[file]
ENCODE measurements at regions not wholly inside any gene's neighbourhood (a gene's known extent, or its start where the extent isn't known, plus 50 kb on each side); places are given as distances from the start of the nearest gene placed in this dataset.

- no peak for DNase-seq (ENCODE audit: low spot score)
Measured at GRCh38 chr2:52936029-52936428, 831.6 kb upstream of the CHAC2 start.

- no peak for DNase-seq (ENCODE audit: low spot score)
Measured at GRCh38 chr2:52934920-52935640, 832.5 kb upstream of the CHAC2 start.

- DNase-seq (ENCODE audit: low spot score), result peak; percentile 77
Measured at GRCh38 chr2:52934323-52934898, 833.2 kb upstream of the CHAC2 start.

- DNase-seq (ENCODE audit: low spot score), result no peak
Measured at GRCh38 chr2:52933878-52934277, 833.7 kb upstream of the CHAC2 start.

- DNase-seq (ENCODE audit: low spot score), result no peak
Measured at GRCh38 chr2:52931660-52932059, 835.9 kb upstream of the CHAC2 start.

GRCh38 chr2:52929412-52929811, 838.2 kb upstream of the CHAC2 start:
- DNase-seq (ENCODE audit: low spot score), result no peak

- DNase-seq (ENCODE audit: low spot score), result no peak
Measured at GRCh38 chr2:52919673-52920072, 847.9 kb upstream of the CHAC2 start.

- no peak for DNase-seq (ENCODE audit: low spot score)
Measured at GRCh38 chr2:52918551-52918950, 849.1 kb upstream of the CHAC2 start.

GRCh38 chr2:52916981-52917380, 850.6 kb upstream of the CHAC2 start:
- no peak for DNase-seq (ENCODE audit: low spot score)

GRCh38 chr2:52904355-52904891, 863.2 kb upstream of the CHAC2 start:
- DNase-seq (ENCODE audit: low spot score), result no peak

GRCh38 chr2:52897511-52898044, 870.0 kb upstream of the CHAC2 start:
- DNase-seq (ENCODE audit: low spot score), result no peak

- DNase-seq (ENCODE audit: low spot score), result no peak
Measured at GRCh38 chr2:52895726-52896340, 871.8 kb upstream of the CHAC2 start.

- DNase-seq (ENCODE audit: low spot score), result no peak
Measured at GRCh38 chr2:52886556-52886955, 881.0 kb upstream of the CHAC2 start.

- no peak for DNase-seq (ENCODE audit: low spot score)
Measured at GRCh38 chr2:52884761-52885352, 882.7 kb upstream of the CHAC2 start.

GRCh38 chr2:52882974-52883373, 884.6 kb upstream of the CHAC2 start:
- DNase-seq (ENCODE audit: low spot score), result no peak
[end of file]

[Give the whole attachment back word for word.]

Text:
ENCODE measurements at regions not wholly inside any gene's neighbourhood (a gene's known extent, or its start where the extent isn't known, plus 50 kb on each side); places are given as distances from the start of the nearest gene placed in this dataset.

- no peak for DNase-seq (ENCODE audit: low spot score)
Measured at GRCh38 chr2:52936029-52936428, 831.6 kb upstream of the CHAC2 start.

- no peak for DNase-seq (ENCODE audit: low spot score)
Measured at GRCh38 chr2:52934920-52935640, 832.5 kb upstream of the CHAC2 start.

- DNase-seq (ENCODE audit: low spot score), result peak; percentile 77
Measured at GRCh38 chr2:52934323-52934898, 833.2 kb upstream of the CHAC2 start.

- DNase-seq (ENCODE audit: low spot score), result no peak
Measured at GRCh38 chr2:52933878-52934277, 833.7 kb upstream of the CHAC2 start.

- DNase-seq (ENCODE audit: low spot score), result no peak
Measured at GRCh38 chr2:52931660-52932059, 835.9 kb upstream of the CHAC2 start.

GRCh38 chr2:52929412-52929811, 838.2 kb upstream of the CHAC2 start:
- DNase-seq (ENCODE audit: low spot score), result no peak

- DNase-seq (ENCODE audit: low spot score), result no peak
Measured at GRCh38 chr2:52919673-52920072, 847.9 kb upstream of the CHAC2 start.

- no peak for DNase-seq (ENCODE audit: low spot score)
Measured at GRCh38 chr2:52918551-52918950, 849.1 kb upstream of the CHAC2 start.

GRCh38 chr2:52916981-52917380, 850.6 kb upstream of the CHAC2 start:
- no peak for DNase-seq (ENCODE audit: low spot score)

GRCh38 chr2:52904355-52904891, 863.2 kb upstream of the CHAC2 start:
- DNase-seq (ENCODE audit: low spot score), result no peak

GRCh38 chr2:52897511-52898044, 870.0 kb upstream of the CHAC2 start:
- DNase-seq (ENCODE audit: low spot score), result no peak

- DNase-seq (ENCODE audit: low spot score), result no peak
Measured at GRCh38 chr2:52895726-52896340, 871.8 kb upstream of the CHAC2 start.

- DNase-seq (ENCODE audit: low spot score), result no peak
Measured at GRCh38 chr2:52886556-52886955, 881.0 kb upstream of the CHAC2 start.

- no peak for DNase-seq (ENCODE audit: low spot score)
Measured at GRCh38 chr2:52884761-52885352, 882.7 kb upstream of the CHAC2 start.

GRCh38 chr2:52882974-52883373, 884.6 kb upstream of the CHAC2 start:
- DNase-seq (ENCODE audit: low spot score), result no peak